By Elaine Dunn

In case you haven’t heard, The Chinese Heritage Foundation has commissioned San Francisco Opera for a production of “Dream of the Red Chamber,” featuring music by world-renowned Chinese-American composer Bright Sheng and an English-language libretto by the composer and Tony Award-winning Chinese-American playwright David Henry Hwang (China Insight, February 2014). The commissioned opera is planned for a fall 2016 premiere. 

Reviewed by Raymond Lum

When America first met China, China also first met America. This book covers only the American side of that encounter but it overflows with information on the early economic relations between the two nations, one brand new and the other ancient.

China’s trade with the West was long dominated by the British East India Company, a private undertaking before it was dissolved in 1874. America’s own trade with China could not commence until the lifting of England’s blockade of that trade in 1784, one year after the Treaty of Paris officially recognized American independence from the “mother country.” In that year, the tall-masted Empress of China sailed for China from the port of New York to trade for tea and silk. The trade continues today, albeit on a much different and rebalanced form.

China needed, or at least wanted, what America had in abundance or acquired en route: fur, ginseng, silver, cotton, sandalwood (used in making the incense used in temples). The America-China trade was not, however, a straight-off one. The early tall-masted American ships sailing out of Philadelphia, New York and Boston, carried goods that were traded along the way, with stops in Hawaii, Mauritius, the Caribbean and the Pacific Northwest, which, at that time, was not a part of the United States. Although a Chinese emperor famously declared that China was self-sufficient and neither in need of nor desirous of any foreign goods, the reality on the ground, as well as on the seas, was different.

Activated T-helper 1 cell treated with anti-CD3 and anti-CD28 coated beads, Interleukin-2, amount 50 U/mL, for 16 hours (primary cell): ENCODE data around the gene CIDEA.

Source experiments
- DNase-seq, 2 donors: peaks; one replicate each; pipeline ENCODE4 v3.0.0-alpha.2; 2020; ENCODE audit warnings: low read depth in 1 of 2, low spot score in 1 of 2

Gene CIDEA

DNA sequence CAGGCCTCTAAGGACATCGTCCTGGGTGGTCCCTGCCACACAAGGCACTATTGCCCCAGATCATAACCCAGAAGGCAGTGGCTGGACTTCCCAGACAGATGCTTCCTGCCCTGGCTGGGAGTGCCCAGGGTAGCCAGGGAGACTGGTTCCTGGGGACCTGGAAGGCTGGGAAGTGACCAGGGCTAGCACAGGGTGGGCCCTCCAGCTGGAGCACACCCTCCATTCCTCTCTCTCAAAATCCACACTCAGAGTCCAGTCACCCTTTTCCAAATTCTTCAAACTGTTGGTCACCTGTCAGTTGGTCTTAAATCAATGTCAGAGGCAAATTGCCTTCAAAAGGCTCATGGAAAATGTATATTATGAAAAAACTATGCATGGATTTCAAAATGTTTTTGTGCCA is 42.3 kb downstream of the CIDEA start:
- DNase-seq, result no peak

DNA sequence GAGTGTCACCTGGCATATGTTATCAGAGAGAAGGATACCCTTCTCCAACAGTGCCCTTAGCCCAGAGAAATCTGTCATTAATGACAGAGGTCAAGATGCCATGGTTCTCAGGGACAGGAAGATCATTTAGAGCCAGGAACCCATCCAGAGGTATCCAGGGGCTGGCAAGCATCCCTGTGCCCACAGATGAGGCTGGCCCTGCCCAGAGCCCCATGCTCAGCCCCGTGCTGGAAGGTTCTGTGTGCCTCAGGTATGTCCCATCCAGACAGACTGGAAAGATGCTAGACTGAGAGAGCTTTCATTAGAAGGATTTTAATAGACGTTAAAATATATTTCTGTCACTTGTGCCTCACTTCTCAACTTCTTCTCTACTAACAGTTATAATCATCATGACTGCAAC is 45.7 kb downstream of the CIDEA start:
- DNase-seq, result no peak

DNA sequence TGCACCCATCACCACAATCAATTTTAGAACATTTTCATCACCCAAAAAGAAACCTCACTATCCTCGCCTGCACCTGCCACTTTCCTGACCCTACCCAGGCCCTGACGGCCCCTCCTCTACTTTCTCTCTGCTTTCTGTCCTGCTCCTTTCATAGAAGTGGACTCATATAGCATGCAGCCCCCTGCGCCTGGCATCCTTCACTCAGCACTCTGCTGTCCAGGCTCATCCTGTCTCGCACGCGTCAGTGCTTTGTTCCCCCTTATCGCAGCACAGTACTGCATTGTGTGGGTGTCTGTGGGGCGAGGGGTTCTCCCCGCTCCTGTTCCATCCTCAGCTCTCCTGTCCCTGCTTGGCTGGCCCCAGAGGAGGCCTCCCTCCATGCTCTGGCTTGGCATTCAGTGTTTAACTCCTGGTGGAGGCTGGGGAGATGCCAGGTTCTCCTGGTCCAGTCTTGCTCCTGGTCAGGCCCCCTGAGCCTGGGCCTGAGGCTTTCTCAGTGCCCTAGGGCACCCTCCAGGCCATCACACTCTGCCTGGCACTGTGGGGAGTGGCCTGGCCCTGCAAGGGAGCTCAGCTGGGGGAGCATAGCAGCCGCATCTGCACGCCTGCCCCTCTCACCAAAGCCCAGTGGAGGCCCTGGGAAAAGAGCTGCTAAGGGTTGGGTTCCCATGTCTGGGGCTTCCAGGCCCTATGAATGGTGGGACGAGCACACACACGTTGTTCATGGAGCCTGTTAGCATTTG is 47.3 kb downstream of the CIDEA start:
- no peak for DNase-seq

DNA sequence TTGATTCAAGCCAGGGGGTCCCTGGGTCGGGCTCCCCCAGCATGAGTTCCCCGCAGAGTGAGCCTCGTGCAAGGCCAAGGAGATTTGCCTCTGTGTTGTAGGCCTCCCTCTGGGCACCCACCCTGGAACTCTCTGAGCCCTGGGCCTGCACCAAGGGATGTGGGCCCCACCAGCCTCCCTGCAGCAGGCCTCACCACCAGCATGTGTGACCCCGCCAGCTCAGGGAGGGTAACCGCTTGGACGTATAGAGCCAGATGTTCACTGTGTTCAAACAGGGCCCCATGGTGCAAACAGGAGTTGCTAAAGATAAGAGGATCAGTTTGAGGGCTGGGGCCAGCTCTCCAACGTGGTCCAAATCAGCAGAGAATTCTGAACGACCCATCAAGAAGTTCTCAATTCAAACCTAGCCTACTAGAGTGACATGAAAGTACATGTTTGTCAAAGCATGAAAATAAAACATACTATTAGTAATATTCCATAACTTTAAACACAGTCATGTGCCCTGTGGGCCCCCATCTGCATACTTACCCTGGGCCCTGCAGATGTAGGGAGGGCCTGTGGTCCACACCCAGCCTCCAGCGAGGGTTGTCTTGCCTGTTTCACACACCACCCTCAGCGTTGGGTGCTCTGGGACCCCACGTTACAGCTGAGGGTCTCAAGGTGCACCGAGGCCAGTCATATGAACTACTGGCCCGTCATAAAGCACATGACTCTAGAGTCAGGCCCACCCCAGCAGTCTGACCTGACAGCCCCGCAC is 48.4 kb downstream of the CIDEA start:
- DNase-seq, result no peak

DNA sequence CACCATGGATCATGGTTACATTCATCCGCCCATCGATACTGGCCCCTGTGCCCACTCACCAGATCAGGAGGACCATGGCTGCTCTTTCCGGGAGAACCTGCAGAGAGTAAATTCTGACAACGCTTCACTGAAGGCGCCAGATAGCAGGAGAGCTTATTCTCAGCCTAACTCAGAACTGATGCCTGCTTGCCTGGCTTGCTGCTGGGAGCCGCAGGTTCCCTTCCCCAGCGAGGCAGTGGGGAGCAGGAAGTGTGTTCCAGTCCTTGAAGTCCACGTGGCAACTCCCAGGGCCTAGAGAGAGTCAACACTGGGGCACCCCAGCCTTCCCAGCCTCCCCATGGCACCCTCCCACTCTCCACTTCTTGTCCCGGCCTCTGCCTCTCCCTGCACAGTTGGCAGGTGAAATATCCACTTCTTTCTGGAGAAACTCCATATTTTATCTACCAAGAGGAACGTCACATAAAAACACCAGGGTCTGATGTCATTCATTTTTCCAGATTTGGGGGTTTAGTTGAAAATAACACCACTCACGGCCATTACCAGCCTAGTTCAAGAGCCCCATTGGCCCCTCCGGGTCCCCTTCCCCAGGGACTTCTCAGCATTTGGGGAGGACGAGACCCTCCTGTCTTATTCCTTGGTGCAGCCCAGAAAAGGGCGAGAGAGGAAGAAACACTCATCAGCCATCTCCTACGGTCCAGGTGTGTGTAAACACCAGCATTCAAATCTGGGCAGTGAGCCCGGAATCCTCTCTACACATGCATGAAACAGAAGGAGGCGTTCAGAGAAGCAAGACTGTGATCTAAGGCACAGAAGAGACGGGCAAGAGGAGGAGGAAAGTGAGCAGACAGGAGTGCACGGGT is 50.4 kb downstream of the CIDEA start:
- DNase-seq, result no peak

Reviewed by Raymond Lum


That was my initial reaction when I was given this book to review. Groan: the pages are decorated with Chinese characters without any reason for their use or explanation of what they mean (it becomes clear late in the book). Groan: the main protagonist is named “Jasmine.” Why not Lily, or Mei-Mei or any of the other stereotypical Chinese-girl names that smell as sweet as Rose? Chinese and Chinese-American girls do have other names.
But since I agreed to review it, I read it, and I am glad I did.

This is a charming, highly imaginative and inventive book that is equally well-written and well-researched.  It introduces to young adult readers a largely-unknown aspect of Chinese-American history that takes off first in Nebraska. How many books are there about the Chinese in Nebraska? Probably no others. The Chinese-American experience in the Midwest is largely, albeit not totally, ignored in fiction.

Many Americans know China for manufacturing cheap products, thanks largely to the country's vast supply of low-cost workers. However, China is changing, and the glut of cheap labor that has made everyday low prices possible is drying up as the Chinese people seek not to make iPhones, but to buy them.

Reviewed by Raymond Lum